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Teller at at a Bank in Dubai. Analysts expect impact of coronavirus on non-oil private sector could further slowdown privates sector loan demand in the UAE. Image Credit: Ahmed Ramzan/Gulf News

Dubai: Aggregate credit growth of the UAE banking system slowed sharply in January largely resulting from decline in borrowings by government and government related entities, according to Central Bank data analysed by Abu Dhabi Commercial Bank’s Economics Team.

Analysts expect impact of coronavirus on non-oil private sector could further slowdown privates sector loan demand in the UAE.

Latest central bank data showed gross credit contracted by 1.3 per cent month on month in January after rising by 2.2 per cent the previous month.

The yearly growth rate softened to 4.5 per cent following a sharp rise in December of 6.2 per cent.

“The monthly contraction was led by domestic loans, with government loans falling by 11.2 per cent month on month after expanding by 15.5 per cent in December,” said Monica Malik, Chief Economist of ADCB.

The sharp rise in end-2019 of government loans and the January moderation was largely driven by Abu Dhabi. Credit to the government from Abu Dhabi banks was still 103.5 per cent year on year higher in January despite the monthly fall, whilst total country-wide gross loans to the government were up 18.4 per cent year on year.

Monica Malik

Loans to the GRE segment were up 9.8 per cent year on year in January despite a monthly contraction of 0.8 per cent. The private sector saw positive loan growth of 0.2 per cent, led by the corporate sector with retail lending flat in monthly terms. Nevertheless, overall growth trend in the private sector remains weak.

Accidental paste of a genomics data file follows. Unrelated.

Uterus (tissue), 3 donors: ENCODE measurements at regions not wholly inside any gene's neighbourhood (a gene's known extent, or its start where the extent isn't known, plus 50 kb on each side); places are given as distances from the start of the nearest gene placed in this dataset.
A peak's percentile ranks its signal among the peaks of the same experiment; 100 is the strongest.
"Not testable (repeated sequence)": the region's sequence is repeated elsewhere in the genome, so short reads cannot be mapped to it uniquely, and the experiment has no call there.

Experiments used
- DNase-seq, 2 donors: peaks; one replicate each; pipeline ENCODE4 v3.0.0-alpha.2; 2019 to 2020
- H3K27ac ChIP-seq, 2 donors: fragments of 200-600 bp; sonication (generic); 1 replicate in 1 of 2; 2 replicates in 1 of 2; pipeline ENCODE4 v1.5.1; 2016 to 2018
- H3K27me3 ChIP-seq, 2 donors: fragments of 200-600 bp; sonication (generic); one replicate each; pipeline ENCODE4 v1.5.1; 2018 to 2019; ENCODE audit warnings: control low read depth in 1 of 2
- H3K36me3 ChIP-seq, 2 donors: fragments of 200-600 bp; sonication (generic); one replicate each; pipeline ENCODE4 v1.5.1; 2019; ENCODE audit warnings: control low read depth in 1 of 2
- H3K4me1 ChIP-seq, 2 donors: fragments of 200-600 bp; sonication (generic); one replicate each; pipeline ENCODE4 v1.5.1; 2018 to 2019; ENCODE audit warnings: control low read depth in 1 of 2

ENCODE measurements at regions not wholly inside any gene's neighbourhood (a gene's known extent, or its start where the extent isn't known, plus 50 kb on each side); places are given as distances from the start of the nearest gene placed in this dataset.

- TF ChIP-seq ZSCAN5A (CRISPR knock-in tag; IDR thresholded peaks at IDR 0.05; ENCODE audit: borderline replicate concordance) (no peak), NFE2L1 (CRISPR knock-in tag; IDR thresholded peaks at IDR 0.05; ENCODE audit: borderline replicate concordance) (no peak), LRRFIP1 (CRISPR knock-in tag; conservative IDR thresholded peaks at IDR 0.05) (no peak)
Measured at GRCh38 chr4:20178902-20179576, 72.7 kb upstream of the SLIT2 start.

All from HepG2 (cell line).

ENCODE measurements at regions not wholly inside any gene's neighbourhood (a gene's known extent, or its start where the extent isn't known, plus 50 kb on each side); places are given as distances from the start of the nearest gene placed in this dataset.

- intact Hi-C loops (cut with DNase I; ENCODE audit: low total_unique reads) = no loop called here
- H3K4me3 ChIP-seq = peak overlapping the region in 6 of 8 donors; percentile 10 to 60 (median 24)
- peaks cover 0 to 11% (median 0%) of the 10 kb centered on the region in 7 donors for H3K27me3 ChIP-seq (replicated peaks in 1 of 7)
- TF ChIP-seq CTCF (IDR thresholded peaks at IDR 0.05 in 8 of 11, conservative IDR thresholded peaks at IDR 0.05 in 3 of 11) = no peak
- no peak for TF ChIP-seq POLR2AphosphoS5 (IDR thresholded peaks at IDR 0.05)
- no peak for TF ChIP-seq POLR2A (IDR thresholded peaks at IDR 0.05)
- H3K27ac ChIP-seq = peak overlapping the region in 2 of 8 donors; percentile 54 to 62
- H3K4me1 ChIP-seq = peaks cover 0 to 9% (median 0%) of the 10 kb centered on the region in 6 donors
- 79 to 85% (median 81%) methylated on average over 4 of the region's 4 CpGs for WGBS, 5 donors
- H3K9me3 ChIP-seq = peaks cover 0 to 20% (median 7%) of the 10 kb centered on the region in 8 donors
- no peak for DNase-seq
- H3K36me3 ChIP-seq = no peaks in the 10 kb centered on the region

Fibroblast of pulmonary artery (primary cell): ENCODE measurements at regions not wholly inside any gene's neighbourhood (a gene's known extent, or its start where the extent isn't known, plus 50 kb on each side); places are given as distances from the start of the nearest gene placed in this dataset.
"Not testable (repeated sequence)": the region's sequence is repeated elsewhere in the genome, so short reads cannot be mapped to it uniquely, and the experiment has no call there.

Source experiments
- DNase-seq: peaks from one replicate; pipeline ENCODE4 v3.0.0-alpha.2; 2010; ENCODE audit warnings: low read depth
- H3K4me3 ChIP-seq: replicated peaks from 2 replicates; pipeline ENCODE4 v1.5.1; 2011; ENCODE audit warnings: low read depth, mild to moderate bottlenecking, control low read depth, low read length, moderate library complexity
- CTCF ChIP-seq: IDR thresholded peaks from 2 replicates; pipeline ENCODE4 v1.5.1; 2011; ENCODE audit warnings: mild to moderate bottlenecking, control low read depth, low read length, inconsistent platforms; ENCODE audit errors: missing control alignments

Chart 1
Gross loans and deposit growth contracted in January according to Central Bank of UAE data. Image Credit: Central Bank of UAE, ADCB calculations

Deposits on decline

System-wide deposits contracted by 2.3 per cent month in January after expanding by 2.8 per cent the previous month. Consequently, annual deposit growth slowed to 4.1 per cent year on year from 6.5 per cent in December. Both resident (-2.0%) and non-resident (-5.0%) deposits saw a monthly drop.

“We believe that banks could have been looking to reduce some of their excess liquidity with the overall weak credit demand backdrop, especially emanating from the private sector,” Malik, Chief Economist of ADCB.

Domestically, government and GRE deposits fell, with only the private sector seeing a monthly rise. Combined net government and GRE deposits moderated in January (Fig. 4), in line with gross deposits.

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January data from Central Bank of UAE showed net deposits from government and government related entities fell in January. Image Credit: Central Bank of UAE, ADCB calculations

Impact of rate cut

Central Bank of the UAE lowered its benchmark repo rate by 50 bps (effective 4 March), in line with the Fed’s surprise rate cut. The repo rate now stands at 1.5 per cent.

Analysts said it is too early to predict the impact of rate cut and coronavirus outbreak on banking sector data.

“It is too early to see an impact of the coronavirus on the UAE banking sector data, especially with the more global spread only beginning in mid-February,” said Thirumalai Nagesh, an economist at ADCB.

A number of key non-oil sectors are likely to be impacted — trade, tourism, logistics and transportation (airlines), with spill-overs into areas such as retail and external demand for real estate.

“This (the impact of coronavirus) could result in weaker loan demand or potentially the use of deposits in the event of payment delays or weaker sales,” said Nagesh.